The road to success is always under construction. Lily Tomlin
It was a night of dueling owls and a morning of dueling doves. A falling star flew through the sky just as Ted informs me it‘s 5:00. I guess manually changing your iPhone clock ahead of daylight savings doesn’t work since my clock reads 4:00. I much prefer a bit more sleep, but he’s up surprisingly fast and packing already, so I make coffee and top up our water. One glorious part of cowgirl camping is not having to deal with a tent, setting it or packing it up, so it’s relatively easy in dry sand to pack up and go. A huge day awaits us – twenty miles and 7,200 feet of climbing, and we’ll have to carry all the water we’ll need for the climb.
San Jacinto rises dramatically from the desert, foreboding. I can see weathered rock outcroppings in funky shapes high above as well as pine trees, but not a clue as to where the trail goes. We pass a landmark on the map app of ‘rusted pipe’ before heading up on well graded switchbacks. We breath steadily, and even though it’s hard work heading up, the path is gradual and, at this time of day, still cool in the shade.
I parse out my four liters planning to drink each one at 15 miles to go, then 11, 7 and 3. I’m not all that thirsty after a few miles, but break out some ‘quench’ gum to see if it works. Definitely does for the first two minutes of lemony flavor, though after that it’s just hard on my jaw to chew We move along well, Ted leading at a good clip. With the time change, it will be pitch dark by 5:30. I really have no interest in hiking at night. With such awesome views, it hardly seems worth it just to march and gain miles. But that means I need to use the whole day to get to water. We figure if we average two miles per hour, we ought to safely reach the river and (hopefully, though not guaranteed) a camp spot.
Granite returns to the PCT like a little Sierra, even if the desert below tells us we’re far away. At first, it’s as though we rise straight above the tiny enclave of houses, but they disappear, as does the road and any trace of where we camped last night. A man who manages the water pipes dropped by last night and told me there’s a more direct route to the summit with a waterfall, but it requires bushwhacking and is practically vertical. This trail keeps the summit in view, but swings way out and around to get there – and there is not a trace of a waterfall.
We push up and up, almost like flying above the freeway and train tracks, the reservation, casino and houses on a grid of streets, and traces of dried up rivers in long braids. The plants are low and scrubby. A snake slithers out of Ted’s way at a sign that marks 200 miles remaining. The windmills appear like white sticks in rows, sadly a bit like Arlington cemetery.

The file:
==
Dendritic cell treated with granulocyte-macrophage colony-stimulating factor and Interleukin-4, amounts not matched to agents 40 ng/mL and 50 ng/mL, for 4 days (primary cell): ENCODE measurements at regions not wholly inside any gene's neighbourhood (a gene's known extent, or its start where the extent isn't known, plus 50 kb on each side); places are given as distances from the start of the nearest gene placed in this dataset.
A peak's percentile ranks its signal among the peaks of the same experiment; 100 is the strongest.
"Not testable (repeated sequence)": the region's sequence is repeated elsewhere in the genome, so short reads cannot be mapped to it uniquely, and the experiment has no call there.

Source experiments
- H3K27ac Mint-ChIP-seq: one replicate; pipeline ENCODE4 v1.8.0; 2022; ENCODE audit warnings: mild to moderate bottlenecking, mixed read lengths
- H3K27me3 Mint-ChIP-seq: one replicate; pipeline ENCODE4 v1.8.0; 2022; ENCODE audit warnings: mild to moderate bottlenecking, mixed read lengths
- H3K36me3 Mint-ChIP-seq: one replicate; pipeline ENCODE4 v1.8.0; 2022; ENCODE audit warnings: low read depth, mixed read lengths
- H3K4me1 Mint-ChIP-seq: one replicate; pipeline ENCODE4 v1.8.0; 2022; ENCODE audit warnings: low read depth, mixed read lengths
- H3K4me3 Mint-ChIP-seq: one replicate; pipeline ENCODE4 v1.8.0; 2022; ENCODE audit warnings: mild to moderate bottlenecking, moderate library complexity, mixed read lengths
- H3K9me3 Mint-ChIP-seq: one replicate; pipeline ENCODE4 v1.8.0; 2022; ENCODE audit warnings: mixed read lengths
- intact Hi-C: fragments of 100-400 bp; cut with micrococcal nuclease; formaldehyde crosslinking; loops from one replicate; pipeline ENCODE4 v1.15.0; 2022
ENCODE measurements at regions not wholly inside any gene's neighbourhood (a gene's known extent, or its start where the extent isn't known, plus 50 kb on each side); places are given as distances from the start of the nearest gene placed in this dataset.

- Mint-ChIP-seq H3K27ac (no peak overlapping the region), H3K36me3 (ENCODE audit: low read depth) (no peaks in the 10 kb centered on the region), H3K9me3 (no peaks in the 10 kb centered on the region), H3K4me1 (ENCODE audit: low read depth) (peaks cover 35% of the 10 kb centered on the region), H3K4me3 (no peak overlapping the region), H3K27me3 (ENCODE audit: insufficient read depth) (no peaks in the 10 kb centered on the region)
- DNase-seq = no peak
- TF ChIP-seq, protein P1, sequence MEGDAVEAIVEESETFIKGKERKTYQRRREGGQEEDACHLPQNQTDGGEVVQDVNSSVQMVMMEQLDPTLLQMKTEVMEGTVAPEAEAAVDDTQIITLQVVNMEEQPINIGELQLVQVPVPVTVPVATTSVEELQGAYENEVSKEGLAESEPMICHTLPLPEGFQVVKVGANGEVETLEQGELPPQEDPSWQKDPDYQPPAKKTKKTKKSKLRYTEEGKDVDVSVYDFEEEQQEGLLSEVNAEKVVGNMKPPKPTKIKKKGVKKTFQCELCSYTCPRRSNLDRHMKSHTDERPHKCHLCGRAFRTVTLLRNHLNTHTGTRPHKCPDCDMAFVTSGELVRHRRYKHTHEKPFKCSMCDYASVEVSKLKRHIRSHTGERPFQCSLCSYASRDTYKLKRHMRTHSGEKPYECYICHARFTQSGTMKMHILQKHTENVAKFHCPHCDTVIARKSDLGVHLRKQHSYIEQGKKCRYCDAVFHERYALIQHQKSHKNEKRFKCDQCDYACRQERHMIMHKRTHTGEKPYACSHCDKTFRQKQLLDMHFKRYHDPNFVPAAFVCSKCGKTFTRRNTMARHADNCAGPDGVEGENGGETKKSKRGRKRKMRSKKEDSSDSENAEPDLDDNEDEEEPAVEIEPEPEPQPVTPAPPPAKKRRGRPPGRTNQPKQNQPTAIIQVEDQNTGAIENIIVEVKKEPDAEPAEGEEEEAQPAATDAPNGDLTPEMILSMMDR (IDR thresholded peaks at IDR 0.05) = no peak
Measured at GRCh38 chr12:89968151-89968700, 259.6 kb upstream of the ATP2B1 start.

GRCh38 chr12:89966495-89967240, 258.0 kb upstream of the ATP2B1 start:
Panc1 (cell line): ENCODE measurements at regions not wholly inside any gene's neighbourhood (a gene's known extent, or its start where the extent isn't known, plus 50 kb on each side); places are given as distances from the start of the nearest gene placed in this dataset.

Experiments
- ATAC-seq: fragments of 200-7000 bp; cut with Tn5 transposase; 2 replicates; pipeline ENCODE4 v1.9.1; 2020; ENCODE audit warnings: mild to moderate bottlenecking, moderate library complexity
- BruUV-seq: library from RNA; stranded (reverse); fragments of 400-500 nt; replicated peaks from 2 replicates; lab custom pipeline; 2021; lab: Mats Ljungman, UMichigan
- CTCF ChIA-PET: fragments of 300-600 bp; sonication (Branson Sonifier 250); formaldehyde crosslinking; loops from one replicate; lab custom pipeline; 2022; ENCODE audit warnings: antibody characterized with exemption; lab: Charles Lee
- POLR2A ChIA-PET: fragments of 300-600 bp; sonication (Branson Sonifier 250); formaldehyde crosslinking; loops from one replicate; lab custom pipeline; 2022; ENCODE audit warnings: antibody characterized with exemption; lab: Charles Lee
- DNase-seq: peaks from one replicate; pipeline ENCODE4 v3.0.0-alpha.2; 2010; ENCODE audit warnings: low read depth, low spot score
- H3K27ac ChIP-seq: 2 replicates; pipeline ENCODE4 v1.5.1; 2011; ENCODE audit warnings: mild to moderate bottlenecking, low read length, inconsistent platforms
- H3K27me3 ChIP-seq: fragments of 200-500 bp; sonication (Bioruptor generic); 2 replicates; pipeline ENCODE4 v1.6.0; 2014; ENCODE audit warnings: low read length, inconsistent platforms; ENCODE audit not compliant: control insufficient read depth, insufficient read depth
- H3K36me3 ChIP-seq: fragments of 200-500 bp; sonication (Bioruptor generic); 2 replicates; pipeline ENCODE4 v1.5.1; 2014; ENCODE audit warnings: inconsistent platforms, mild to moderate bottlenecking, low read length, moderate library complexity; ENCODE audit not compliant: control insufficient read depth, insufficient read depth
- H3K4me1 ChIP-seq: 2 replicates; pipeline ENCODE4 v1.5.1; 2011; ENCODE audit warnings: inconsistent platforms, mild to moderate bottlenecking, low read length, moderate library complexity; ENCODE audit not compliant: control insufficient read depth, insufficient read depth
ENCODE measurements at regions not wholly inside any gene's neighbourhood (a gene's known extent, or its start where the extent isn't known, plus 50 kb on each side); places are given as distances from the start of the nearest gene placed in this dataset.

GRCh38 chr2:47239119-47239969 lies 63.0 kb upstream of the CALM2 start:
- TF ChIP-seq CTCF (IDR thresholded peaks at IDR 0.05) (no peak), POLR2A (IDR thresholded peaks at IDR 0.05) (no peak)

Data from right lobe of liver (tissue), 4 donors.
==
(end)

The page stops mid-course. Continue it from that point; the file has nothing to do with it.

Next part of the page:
We stop for water on rocks in shade, then press on. I laugh remembering the children yesterday saying they couldn’t call Ted by his trail name, ‘Terrible Ted,’ and prefer Mr. Ted. We stop again many miles higher for water in shade. It’s not hot, although the wind is not blowing at all. Here I see small oak bushes with fat acorns attached sideways and upside down in clusters. Gnats arrive, not quite as annoying as before but still requiring my bug burka. At our third stop with even more miles walked, I choose a spot looking up to the peak which frustratingly still appears far away, a bit of wind keeps the gnats off as we eat meat and cheese and ration a few ‘smarties’ or M&M’s.
We begin to get back into pines with enormous, sharp-edged pinecones. At the dirt road, we pass a hunter on the last day of deer season hoping for his buck. Two hikers rest on a rock and are amazed I came all the way from Canada. There’s no cache at the road, but we’re fine with what we’re carrying – at least so far. A sign warns us of hazards ahead, but all we encounter is a flatter trail.That’s until we get to the final few miles, which require a steep bit down to go right back up, and, you guessed it, steeply – three separate times. Ted misses the switchbacks, likely because Yorkshire’s Fell walkers tend to crack straight up and down and he’s surprised by a graded trail. We manage to stay on it, though, winding through whimsically shaped rock looking out to spectacular views of the rugged mountains we walked through a few days ago from Big Bear.
It’s only a few miles to water, but things get shockingly steeper right at the end of this ling day all the way until the final ascent, the steepest of all. We lose the trail for a moment and I decide to lead to ensure we stay on it. It’s slow going as the sun turns a deep orange. We hear the water long before finding it, a huge layer of ice frozen in place like a waterfall-icicle.
The sun is down as I fill all our bottles, nothing flat nearby. Ted is parched, his voice low and scratchy, but he walks ahead finding a flattish corner of a switchback where we can cowgirl camp. I quickly pump water for him to drink and we set up as the horizon changes into a red glow. The town lights twinkle far below and a nearly half-moon lights up our tiny real estate. I lay logs down so night hikers can see a bend in the trail and not walk into us. Dinner is quickly made, the hot camp food served in envelopes warms up cold fingers. Smarties are shared for ‘pudding’ and we crawl into our bags just as two sets of headlamped hikers pass by.
I’m proud of us managing this huge climb – I think the biggest of the entire PCT, at least all in one go – and we did it all in the short daylight we had. And after such hard work to then happily improvise a camp spot makes me even more pleased. I feel cozy warm right now as I fall into well earned sleep and dream of summiting Southern California’s highest peak on the PCT tomorrow morning. Good night!